Study: Long-Term Mask Use May Contribute To Advanced Stage Lung Cancer

February 2, 2021

A recent study in the journal Cancer Discovery found that inhalation of harmful microbes can contribute to advanced stage lung cancer in adults. Long-term use of face masks may help breed these dangerous pathogens.

Microbiologists agree that frequent mask wearing creates a moist environment in which microbes are allowed to grow and proliferate before entering the lungs. Those foreign microbes then travel down the trachea and into two tubes called the bronchi until they reach small air sacks covered in blood vessels called alveoli.

“The lungs were long thought to be sterile, but we now know that oral commensals–microbes normally found in the mouth–frequently enter the lungs due to unconscious aspirations.” – Leopoldo Segal, Study Author and Director of the Lung Microbiome Program and Associate Professor of Medicine at New York University Grossman School of Medicine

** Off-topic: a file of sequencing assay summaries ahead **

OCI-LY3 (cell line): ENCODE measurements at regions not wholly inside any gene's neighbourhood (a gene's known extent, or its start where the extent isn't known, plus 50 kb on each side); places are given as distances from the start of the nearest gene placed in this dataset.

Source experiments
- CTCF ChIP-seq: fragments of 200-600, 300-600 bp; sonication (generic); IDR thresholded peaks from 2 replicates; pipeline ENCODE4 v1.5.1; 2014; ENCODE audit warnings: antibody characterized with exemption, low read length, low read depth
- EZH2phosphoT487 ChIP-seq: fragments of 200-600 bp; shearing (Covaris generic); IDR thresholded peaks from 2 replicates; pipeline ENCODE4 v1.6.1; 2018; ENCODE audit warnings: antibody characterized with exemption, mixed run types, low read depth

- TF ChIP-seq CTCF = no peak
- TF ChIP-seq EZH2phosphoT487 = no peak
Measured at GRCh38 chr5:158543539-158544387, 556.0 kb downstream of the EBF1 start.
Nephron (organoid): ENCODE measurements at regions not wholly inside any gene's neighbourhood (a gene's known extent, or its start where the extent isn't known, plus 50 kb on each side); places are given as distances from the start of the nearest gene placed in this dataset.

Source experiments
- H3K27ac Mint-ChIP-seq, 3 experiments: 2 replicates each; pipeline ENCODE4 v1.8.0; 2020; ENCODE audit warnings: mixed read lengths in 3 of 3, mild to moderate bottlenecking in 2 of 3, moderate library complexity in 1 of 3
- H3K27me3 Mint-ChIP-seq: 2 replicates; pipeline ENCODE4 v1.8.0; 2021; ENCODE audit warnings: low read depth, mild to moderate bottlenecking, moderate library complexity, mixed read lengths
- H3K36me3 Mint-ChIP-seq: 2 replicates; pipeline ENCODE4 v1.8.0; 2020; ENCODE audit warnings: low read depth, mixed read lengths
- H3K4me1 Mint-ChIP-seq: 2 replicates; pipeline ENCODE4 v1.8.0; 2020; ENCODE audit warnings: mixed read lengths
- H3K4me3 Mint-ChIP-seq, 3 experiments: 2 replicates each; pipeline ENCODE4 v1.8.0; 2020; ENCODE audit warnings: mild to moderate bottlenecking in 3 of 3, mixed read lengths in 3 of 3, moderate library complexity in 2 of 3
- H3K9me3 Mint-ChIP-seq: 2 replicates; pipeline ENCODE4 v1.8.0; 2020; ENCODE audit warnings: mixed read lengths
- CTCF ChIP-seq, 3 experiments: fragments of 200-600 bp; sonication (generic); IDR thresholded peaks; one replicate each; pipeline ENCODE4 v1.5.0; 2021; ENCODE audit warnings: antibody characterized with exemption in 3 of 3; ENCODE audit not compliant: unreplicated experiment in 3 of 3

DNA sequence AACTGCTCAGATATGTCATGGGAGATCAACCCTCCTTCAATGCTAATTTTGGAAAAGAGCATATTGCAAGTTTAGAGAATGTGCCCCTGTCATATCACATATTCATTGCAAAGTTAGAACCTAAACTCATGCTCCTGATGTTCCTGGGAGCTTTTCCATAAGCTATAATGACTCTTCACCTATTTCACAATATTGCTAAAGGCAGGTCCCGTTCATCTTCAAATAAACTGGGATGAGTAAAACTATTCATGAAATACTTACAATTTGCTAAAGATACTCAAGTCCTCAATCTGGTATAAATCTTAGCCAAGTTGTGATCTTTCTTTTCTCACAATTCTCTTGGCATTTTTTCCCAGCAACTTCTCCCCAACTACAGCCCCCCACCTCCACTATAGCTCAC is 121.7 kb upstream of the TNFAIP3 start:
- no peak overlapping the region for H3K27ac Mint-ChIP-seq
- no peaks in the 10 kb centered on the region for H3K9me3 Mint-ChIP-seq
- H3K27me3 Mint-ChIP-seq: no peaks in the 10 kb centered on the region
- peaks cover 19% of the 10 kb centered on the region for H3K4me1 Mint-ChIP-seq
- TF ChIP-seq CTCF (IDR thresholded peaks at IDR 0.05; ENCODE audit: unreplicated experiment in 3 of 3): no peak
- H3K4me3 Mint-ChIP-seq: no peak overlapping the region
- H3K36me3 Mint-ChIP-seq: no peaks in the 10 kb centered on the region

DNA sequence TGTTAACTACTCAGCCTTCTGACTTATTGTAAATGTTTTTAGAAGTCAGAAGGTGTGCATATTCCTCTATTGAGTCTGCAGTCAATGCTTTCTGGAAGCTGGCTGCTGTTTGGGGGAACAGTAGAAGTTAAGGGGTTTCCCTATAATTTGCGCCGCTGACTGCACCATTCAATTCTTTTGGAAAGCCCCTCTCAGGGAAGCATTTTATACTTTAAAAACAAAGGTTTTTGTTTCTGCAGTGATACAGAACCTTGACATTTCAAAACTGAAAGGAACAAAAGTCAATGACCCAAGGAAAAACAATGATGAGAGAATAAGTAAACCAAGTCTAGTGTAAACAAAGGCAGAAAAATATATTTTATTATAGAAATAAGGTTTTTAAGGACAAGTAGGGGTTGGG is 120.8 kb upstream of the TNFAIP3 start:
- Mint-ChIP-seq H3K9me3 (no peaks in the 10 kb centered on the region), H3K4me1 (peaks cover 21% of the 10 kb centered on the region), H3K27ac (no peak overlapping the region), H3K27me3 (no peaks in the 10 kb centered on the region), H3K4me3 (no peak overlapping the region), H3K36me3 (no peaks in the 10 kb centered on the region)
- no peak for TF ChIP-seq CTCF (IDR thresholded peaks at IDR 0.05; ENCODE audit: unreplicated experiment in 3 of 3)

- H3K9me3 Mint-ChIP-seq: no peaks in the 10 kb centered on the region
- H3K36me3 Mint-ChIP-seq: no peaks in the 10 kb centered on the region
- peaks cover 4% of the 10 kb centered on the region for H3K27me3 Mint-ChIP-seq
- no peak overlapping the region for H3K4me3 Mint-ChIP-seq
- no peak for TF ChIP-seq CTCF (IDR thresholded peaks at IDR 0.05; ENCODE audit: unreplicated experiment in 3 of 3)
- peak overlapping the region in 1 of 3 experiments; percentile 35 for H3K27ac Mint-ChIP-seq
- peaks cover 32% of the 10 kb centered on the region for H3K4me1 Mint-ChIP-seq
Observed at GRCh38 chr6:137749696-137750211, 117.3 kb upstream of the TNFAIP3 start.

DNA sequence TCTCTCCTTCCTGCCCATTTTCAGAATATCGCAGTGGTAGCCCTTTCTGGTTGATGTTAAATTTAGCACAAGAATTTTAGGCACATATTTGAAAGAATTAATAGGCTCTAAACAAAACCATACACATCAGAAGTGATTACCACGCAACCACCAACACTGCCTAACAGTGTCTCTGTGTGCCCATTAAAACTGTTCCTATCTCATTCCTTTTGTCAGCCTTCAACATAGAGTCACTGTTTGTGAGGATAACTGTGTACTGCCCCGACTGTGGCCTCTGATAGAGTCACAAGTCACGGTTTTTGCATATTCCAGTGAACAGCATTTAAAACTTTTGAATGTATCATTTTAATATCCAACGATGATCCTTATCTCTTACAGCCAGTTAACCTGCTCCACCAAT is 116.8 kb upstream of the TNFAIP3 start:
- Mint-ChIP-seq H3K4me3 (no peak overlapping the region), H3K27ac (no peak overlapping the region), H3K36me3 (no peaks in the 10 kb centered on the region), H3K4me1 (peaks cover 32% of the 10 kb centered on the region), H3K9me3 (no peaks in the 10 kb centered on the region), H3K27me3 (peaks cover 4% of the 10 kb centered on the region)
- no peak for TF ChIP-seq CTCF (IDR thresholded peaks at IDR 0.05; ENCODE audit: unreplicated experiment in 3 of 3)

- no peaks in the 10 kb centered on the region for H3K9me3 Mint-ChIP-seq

According to the study, after invading the lungs these microbes cause an inflammatory response in proteins known as cytokine IL-17.

“Given the known impact of IL-17 and inflammation on lung cancer, we were interested in determining if the enrichment of oral commensals in the lungs could drive an IL-17-type inflammation and influence lung cancer progression and prognosis,” said Segal.

While analyzing lung microbes of 83 untreated adults with lung cancer, the research team discovered that colonies of Veillonella, Prevotella, and Streptococcus bacteria, which may be cultivated through prolonged mask wearing, are all found in larger quantities in patients with advanced stage lung cancer than in earlier stages.

The presence of these bacterial cultures is also associated with a lower chance of survival and increased tumor growth regardless of the stage.

Additionally, research into the cultivation of Veillonella bacteria in the lungs of mice found that the presence of such bacteria leads to the emergence of immune suppressing cells as well as inflammatory ones such as cytokine IL-17.

“Given the results of our study, it is possible that changes to the lung microbiome could be used as a biomarker to predict prognosis or to stratify patients for treatment.” – Leopoldo Segal

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